the full story of the sand tarakava
Adapted from a January 2020 post.
This is something that you see a lot of myths flying around about, so I wanted to write up something that could be pointed to as easy reference for the facts. To start, here are some things that are NOT true, but frequently repeated:
- There were five of these models given to private collectors directly by Lego
- This is a cancelled set
The second point is easy to address: its just a prototype of the final Tarakava set that we did get. Color adjustments like this were never uncommon for the Bionicle design process. I don’t know where the five-model rumor originated, but we’ll debunk that as we get into the real story.
Flashback to the Fall and Winter of 2000. Bionicle is still months from launching (many months for everyone in North America), but work has begun on the tie-in media that will supplement the toyline. Of specific interest to us are the doomed PC game The Legend of Mata Nui (LOMN), and the web game we now know as the Mata Nui Online Game (MNOG). These games needed to integrate the Rahi as enemies, but as summer 2001 releases, the Rahi designs were still being finalized. So what do the developers of these two games (Saffire and Templar, respectively) receive from Lego? Prototypes! The particular Tarakava we see in the picture above was sent to Saffire for LOMN. And, indeed, take a peek at the Tarakava model in the game:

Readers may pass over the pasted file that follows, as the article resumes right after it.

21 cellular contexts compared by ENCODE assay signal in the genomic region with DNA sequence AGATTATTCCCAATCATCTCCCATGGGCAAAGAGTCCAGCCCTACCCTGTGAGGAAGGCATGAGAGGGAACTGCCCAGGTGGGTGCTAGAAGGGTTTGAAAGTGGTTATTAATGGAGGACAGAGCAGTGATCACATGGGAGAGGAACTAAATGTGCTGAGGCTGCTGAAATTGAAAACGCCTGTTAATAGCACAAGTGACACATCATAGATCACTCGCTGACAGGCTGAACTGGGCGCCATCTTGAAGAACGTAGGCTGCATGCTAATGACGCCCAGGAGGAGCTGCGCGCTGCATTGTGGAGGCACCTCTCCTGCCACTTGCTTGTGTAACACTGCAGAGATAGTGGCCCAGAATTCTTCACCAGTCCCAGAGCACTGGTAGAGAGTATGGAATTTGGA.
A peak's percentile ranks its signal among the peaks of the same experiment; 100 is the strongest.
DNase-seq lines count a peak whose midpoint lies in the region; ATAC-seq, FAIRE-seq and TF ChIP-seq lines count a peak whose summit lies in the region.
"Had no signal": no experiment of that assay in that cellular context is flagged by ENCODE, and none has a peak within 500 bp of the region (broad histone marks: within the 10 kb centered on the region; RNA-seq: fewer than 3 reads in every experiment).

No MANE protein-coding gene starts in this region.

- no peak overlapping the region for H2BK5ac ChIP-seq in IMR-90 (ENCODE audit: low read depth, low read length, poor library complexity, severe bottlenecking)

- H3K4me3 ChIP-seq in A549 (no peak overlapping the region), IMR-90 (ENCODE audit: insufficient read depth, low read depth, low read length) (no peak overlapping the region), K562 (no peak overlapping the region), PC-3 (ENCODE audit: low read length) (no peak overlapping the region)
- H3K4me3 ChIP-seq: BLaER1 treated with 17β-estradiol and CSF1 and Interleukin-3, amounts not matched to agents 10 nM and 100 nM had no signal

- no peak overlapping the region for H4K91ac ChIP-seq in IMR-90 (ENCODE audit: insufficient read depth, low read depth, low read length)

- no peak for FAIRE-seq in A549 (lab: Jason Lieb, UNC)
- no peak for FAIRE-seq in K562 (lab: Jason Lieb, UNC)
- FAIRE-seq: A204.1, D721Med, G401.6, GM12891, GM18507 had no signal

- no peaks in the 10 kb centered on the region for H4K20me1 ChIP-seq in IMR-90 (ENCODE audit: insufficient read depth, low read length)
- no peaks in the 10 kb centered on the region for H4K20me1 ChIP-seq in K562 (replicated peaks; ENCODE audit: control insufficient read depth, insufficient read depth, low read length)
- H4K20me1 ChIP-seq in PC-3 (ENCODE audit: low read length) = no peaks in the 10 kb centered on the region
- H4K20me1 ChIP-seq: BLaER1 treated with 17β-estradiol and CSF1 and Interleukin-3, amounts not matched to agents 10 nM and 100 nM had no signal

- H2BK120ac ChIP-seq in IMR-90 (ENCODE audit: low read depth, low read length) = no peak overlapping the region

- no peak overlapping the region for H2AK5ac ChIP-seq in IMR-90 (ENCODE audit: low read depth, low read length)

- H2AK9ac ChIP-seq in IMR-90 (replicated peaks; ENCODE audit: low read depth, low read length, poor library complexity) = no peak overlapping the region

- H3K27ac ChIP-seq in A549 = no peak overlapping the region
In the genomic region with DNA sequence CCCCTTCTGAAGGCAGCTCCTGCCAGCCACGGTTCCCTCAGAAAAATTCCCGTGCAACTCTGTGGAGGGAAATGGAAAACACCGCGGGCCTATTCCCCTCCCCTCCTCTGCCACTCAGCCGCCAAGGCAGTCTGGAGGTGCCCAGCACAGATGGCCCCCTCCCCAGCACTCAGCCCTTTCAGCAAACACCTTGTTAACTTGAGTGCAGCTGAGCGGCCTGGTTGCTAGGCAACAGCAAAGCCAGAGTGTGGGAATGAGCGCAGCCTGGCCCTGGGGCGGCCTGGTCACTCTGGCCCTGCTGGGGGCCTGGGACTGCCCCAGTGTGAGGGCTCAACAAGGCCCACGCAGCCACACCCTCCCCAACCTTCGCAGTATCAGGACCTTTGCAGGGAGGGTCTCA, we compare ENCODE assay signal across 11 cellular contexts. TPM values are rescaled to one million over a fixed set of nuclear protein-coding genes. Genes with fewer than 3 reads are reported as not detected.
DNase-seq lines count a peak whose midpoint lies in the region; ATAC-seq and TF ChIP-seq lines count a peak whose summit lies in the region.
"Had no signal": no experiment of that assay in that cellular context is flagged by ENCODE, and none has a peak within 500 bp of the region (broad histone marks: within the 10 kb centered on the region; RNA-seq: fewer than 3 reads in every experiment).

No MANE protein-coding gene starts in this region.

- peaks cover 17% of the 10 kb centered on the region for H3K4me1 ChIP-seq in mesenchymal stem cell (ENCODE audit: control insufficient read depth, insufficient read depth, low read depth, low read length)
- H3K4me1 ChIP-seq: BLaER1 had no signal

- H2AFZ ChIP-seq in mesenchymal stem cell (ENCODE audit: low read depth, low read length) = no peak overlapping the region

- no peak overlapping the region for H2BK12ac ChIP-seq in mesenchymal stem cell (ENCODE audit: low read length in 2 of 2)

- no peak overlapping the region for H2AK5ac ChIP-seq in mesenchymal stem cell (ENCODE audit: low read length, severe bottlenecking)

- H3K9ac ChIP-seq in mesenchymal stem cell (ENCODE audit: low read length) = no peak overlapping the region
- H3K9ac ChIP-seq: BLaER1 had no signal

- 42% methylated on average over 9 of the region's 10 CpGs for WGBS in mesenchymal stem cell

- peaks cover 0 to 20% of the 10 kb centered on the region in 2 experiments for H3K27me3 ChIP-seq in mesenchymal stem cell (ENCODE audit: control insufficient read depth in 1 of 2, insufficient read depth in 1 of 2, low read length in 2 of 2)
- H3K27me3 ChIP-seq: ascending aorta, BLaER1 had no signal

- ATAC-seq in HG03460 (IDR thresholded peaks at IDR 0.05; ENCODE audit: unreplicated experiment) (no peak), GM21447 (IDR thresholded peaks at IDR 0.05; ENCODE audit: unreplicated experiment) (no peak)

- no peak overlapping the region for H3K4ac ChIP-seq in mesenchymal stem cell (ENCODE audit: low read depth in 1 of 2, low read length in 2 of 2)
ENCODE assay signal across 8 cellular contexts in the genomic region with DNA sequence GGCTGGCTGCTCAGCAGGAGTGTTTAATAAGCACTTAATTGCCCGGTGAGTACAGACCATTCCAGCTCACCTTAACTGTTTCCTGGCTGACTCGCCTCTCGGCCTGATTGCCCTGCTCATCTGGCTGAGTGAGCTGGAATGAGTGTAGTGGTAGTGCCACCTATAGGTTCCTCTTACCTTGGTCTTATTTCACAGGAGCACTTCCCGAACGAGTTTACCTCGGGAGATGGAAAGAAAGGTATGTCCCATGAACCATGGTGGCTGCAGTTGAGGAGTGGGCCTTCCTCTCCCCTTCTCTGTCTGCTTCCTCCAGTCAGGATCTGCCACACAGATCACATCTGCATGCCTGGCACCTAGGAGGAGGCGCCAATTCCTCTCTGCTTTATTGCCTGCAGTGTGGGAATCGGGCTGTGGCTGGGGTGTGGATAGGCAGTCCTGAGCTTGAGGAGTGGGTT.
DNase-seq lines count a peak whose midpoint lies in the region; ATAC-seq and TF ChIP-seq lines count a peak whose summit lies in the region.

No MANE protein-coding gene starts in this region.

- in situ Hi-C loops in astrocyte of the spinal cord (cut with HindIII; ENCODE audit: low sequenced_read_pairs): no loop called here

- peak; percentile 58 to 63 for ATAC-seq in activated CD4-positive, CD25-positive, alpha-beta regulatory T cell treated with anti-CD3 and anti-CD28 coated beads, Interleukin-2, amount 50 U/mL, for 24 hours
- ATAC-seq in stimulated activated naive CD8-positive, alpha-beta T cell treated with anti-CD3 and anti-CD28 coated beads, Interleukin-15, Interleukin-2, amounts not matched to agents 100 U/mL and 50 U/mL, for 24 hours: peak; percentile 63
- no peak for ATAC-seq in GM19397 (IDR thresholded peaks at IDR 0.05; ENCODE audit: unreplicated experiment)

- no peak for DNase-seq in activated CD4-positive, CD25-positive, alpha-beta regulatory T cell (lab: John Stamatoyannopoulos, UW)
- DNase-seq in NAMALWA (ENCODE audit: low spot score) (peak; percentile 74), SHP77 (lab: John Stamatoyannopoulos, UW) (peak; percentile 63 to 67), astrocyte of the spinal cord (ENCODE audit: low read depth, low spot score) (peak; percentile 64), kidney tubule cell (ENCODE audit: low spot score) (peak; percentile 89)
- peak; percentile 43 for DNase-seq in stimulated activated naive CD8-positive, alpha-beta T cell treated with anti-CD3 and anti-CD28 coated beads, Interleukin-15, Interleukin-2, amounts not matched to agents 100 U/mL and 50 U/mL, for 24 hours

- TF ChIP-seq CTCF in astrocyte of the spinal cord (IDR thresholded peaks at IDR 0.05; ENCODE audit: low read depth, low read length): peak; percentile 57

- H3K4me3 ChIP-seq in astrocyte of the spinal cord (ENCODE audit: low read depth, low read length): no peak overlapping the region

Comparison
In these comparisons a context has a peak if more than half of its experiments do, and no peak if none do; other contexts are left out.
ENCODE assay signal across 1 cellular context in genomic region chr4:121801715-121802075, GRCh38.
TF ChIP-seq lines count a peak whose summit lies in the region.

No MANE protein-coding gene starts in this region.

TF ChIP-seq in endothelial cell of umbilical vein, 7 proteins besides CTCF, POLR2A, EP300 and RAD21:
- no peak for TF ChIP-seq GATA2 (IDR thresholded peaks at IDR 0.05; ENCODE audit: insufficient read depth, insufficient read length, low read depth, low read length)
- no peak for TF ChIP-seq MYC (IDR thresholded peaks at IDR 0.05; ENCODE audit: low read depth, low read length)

Image captured by PeabodySam
…and compare it, particularly the muzzle, to our prototype Tarakava:
That’s a match, baby!! And it’s significantly different from the final Tarakava design, which doesn’t even use a Ruru mask. Note also the use of the longer 45-degree beams to attach the jaw on the final model, as opposed to the smaller 90-degree parts on the prototype:
I didn’t make this observation myself - the shared Ruru was noted by JrMasterModelBuilder, then The Shadow Emperor realized that the LOMN model and the prototype were totally identical. So thanks to them both!!
So Saffire modelled their Tarakava on this prototype, then color-shifted it when they had access to more finalized designs. The same thing happened with Templar in MNOG:
This doesn’t mean, though, that Templar had their own copy of this Tarakava!! Saffire shared their 3D models with Templar, and many of MNOG’s early graphics are based directly on those models. Such appears to be the case here.
The plans for MNOG’s final minigame, where you fight all the Rahi at the Kini-Nui, were much more ambitious than the team ultimately had time to implement. While the completed version only incorporates the four relevant retail Rahi sets, there were several more beasts that had their stats figured out in anticipation of being included. We can see this in Templar’s retrospective blog entry on the chapter:
See that, fifth up from the bottom? Sand Tarakava. Someone at Templar must’ve been fond of the colors of the prototype model, and wanted to include it in the minigame! While time didn’t allow, the dialogue addressing this full bestiary was already written, and was included in the game. So we get this from Kopeke: